OVAISI-THESIS-2018.pdf (1.59 MB)
On Erasure Broadcast Channels with Hard Deadlines
thesisposted on 2018-11-27, 00:00 authored by Zohreh Ovaisi
Many network applications, such as emergency messages, require reliable and predictable trans- missions. Despite outstanding progress in designing communication networks with high rate and low delays, communication with hard deadline constraint still remains a challenging problem. This work considers packet scheduling in a broadcast channel with packet erasures where several receivers expect to receive their own different messages (multiple unicast), each with possibly different hard deadline limitations. A novel metric is proposed and is evaluated: the global deadline outage probability, which is the probability that the communication deadline is not met for at least one of the users. The cut-set upper bound is derived and a scheduling policy is proposed to determine in each time slot, which receiver’s packets should be sent. This policy is optimal among all possible scheduling policies, i.e., it reaches all boundary points of cut-set upper bounds when the base station knows the erasure patterns for all the receivers before making the scheduling decision. A closed-form expression for the global deadline outage probability is obtained for two receivers and is plotted for several system parameters. These figures are not Monte-Carlo simulations, and therefore the obtained expression can be used for future downlink broadcast networks design. Another metric is also proposed and briefly discussed: the individual deadline outage probability, which gives the probability that the hard communication deadline is not met for each user exclusively. A scheduling policy is proposed for this case, which is shown to be optimal. Two more realistic scenarios where i) only the current channel state and ii) neither current nor any future channel state is known to the base station prior to make scheduling decision are also briefly discussed.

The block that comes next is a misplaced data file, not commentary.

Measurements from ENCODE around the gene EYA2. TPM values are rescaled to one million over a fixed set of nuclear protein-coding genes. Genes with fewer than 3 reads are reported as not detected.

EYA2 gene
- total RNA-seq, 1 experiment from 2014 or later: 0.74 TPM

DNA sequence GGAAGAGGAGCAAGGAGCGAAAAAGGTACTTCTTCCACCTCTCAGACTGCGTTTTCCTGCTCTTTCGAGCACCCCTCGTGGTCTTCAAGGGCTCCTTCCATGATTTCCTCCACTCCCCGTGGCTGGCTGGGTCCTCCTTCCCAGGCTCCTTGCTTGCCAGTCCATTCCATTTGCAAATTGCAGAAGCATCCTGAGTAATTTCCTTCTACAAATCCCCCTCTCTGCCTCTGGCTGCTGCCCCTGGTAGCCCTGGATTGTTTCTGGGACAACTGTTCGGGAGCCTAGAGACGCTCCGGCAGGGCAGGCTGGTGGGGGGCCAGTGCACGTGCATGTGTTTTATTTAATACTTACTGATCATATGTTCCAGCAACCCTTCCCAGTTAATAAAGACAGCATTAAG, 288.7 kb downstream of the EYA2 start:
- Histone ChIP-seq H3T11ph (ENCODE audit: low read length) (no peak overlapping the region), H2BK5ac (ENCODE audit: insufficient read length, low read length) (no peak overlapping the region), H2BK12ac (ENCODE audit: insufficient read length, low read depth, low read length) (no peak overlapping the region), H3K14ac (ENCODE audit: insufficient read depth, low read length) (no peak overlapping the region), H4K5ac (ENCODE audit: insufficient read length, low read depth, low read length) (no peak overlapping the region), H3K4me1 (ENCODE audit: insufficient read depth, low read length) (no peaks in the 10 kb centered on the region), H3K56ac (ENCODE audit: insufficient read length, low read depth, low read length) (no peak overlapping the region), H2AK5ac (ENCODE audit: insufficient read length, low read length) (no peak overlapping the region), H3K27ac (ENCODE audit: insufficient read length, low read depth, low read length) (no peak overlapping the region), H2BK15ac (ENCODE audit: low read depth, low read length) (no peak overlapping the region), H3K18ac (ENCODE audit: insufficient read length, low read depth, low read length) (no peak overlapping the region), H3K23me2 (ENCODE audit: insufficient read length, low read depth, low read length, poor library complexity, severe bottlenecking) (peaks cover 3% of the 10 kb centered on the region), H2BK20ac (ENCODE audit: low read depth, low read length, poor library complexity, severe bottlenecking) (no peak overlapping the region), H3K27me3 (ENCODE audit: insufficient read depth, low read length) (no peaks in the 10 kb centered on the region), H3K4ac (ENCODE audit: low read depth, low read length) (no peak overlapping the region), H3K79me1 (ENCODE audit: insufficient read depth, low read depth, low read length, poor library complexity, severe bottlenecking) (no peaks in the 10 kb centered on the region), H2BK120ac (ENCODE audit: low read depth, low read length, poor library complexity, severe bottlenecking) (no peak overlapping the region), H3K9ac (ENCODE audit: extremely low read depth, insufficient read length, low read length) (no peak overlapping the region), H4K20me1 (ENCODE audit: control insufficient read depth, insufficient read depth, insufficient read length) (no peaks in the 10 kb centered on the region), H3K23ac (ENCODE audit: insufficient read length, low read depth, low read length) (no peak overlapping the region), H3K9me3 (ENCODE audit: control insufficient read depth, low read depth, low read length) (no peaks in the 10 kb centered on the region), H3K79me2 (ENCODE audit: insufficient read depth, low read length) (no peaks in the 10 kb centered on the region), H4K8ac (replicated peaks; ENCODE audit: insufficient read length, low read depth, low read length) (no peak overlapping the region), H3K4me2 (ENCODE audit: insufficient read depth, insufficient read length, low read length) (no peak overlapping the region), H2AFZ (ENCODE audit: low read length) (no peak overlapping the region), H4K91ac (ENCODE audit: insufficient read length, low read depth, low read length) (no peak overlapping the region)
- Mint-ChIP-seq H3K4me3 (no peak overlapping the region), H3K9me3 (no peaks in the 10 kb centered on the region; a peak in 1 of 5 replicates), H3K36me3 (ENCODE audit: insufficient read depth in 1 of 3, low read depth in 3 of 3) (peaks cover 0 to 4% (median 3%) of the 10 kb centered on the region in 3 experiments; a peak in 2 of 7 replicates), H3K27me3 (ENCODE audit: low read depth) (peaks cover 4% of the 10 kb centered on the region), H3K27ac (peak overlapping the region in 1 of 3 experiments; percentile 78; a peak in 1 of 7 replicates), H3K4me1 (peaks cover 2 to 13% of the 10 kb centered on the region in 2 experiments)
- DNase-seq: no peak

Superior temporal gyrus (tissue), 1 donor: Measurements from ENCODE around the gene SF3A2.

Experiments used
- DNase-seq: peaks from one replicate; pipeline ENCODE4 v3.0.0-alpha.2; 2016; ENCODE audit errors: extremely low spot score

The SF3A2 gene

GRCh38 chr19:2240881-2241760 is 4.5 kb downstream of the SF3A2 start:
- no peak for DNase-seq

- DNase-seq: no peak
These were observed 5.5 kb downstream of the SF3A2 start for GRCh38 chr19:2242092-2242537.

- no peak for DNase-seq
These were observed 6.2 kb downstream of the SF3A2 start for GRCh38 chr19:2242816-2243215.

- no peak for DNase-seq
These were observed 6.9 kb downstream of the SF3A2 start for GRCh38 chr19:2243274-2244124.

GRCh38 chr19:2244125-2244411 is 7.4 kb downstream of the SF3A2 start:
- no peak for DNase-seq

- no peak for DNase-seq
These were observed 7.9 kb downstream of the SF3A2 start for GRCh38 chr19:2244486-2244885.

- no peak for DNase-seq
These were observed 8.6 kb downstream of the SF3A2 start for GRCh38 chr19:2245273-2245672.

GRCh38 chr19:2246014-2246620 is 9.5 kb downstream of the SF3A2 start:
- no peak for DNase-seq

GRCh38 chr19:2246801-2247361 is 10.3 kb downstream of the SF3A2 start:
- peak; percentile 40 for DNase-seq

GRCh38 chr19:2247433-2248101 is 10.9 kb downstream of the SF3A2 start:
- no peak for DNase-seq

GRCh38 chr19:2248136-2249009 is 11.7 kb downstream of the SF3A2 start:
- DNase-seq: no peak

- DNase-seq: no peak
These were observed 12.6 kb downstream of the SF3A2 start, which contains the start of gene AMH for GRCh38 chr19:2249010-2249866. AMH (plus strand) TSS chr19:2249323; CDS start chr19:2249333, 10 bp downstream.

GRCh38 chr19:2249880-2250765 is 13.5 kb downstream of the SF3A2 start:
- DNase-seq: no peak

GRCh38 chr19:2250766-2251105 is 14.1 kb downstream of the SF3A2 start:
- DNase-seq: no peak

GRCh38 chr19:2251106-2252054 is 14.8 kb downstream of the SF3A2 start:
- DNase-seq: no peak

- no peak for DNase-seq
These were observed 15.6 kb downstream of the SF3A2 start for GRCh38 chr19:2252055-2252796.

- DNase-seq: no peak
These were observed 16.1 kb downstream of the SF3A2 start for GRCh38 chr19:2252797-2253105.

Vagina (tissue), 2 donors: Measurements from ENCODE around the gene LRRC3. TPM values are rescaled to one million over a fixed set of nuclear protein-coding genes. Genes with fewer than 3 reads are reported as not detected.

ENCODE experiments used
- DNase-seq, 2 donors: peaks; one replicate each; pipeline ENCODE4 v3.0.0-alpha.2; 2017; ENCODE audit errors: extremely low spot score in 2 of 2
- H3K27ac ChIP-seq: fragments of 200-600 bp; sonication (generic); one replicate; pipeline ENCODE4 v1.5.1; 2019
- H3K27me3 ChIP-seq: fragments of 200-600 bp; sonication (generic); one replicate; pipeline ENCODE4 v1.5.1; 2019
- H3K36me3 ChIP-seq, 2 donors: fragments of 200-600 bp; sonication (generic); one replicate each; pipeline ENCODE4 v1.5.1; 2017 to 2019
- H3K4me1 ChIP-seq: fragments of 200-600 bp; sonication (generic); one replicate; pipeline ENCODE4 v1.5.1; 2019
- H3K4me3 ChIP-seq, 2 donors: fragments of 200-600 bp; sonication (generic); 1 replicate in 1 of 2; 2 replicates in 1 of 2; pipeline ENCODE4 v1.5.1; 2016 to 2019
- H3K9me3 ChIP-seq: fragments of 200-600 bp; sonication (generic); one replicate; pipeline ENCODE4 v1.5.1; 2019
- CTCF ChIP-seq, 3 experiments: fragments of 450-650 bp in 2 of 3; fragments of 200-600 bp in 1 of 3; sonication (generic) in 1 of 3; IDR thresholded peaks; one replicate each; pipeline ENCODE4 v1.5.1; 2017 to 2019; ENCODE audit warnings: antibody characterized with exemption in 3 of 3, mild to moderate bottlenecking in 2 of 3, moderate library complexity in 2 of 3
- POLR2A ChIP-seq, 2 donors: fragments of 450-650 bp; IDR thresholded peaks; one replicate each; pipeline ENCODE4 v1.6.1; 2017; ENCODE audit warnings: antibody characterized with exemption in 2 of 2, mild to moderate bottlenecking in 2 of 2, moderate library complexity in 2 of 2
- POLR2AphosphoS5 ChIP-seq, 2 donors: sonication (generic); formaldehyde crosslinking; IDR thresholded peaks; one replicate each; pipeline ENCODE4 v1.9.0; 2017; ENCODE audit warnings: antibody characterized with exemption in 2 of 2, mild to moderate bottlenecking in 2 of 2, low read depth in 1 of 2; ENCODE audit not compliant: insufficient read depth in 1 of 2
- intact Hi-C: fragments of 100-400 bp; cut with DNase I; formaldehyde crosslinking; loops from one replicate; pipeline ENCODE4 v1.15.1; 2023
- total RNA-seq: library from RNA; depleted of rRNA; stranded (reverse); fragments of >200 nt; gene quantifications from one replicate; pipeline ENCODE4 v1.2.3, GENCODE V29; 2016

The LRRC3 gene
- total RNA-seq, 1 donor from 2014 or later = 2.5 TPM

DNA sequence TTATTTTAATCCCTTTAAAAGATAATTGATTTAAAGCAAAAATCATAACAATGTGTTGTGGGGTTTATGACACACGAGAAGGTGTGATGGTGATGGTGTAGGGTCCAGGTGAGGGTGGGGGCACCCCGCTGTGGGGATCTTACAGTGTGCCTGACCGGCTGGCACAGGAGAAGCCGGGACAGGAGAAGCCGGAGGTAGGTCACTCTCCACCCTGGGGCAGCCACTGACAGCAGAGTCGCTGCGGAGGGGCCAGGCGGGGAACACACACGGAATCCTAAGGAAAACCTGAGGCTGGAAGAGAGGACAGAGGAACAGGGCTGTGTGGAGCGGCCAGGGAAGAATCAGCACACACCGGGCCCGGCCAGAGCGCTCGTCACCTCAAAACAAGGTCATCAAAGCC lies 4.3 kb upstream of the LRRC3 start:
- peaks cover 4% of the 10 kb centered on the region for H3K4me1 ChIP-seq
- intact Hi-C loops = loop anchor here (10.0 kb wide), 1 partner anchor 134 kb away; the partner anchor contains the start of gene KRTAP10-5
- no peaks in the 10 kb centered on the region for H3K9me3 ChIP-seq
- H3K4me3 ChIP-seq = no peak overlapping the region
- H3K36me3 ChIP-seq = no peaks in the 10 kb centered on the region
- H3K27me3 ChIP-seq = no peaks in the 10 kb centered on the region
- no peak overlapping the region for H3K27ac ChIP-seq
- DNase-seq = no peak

DepartmentElectrical and Computer Engineering
Degree GrantorUniversity of Illinois at Chicago